Researchers have recently ruffled quite a few feathers when they stated how it would be interesting to use social media as a means to essentially manipulate (though the much more polite word “influence” was used) smokers into quitting. The researchers suggested the possibility of having websites such as Facebook scan the photos uploaded by users showing them smoking and then having the website “politely” suggest that they should quit smoking because their friends do not. The moral conundrum that this would present seems to be inconsequential to researchers who seem determined to get their anti-smoking agenda across to people, whether they want to hear it or not.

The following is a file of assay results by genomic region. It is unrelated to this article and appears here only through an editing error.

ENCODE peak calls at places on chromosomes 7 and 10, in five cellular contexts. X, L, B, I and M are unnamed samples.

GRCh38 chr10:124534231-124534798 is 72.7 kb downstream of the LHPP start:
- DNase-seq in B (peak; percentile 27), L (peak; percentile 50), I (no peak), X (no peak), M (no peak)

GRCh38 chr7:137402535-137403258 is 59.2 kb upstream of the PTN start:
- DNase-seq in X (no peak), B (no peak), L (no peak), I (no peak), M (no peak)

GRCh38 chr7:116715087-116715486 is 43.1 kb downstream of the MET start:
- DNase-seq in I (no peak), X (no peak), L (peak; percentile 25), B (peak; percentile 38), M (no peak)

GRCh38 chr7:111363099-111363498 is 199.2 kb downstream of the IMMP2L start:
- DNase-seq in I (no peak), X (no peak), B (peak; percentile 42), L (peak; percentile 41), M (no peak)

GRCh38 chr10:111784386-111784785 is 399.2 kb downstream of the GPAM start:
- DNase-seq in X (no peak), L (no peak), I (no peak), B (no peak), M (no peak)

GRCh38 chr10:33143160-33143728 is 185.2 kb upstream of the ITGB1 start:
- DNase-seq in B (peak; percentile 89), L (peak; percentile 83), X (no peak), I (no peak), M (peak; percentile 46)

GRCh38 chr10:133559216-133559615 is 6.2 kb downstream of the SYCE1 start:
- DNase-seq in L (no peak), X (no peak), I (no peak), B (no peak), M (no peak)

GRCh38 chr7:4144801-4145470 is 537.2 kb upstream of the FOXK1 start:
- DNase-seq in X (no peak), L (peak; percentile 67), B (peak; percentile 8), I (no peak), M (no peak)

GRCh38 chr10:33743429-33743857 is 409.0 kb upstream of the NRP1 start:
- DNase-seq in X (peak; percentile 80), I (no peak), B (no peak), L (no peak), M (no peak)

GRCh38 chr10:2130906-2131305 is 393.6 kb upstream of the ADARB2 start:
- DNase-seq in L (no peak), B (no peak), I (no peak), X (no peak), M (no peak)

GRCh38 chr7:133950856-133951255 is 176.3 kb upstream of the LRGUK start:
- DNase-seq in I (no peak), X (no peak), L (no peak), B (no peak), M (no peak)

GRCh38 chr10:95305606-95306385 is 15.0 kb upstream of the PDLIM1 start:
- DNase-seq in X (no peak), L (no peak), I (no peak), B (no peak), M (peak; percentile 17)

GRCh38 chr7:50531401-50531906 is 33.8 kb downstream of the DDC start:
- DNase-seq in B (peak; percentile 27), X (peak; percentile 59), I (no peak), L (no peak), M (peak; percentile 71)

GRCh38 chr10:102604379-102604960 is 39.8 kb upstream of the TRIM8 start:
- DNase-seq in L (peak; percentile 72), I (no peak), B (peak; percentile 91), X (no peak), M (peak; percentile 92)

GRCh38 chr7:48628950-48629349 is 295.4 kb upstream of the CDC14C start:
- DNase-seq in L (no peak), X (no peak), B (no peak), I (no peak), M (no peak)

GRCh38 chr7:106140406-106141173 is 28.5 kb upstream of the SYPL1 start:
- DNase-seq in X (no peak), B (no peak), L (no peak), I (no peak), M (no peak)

What is disturbing about this is that the researchers seem completely cold to the fact that at this point there is not a smoker in the United States (or just about anywhere for that matter) who is unaware that smoking is bad for them. Smokers are bombarded on a daily basis with anti-smoking, no smoking signs, and in some places even their cigarette packs have graphic warnings about what smoking can do to their health. Smokers do not want to be bombarded on their social networking sites too. This proposed idea is intrusion on so many levels.